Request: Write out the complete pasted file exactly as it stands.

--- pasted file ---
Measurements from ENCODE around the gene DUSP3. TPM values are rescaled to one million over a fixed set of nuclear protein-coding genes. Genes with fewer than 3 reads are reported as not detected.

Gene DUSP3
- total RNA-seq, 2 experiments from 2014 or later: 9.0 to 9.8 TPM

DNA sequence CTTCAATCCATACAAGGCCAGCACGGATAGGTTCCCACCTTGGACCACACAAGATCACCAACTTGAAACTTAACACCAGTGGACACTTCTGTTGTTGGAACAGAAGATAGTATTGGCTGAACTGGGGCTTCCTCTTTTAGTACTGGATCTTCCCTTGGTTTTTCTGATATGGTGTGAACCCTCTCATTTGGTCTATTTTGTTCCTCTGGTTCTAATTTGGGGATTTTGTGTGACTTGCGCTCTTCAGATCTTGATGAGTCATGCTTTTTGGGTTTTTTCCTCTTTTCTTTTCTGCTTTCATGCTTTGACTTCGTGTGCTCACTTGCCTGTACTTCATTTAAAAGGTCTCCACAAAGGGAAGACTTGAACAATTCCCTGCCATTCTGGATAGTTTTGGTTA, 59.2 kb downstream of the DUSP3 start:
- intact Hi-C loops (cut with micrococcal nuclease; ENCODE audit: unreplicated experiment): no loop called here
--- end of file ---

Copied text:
Measurements from ENCODE around the gene DUSP3. TPM values are rescaled to one million over a fixed set of nuclear protein-coding genes. Genes with fewer than 3 reads are reported as not detected.

Gene DUSP3
- total RNA-seq, 2 experiments from 2014 or later: 9.0 to 9.8 TPM

DNA sequence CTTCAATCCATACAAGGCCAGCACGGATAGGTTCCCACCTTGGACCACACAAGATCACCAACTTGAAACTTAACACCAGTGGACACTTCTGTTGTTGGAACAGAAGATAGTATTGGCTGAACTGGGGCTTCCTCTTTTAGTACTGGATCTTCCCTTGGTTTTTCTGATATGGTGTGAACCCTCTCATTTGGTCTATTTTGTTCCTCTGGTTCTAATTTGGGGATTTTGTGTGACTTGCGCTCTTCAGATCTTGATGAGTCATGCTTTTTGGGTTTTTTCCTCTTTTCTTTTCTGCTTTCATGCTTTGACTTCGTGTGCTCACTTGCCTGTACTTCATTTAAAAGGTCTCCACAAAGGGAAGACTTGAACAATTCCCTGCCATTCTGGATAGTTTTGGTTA, 59.2 kb downstream of the DUSP3 start:
- intact Hi-C loops (cut with micrococcal nuclease; ENCODE audit: unreplicated experiment): no loop called here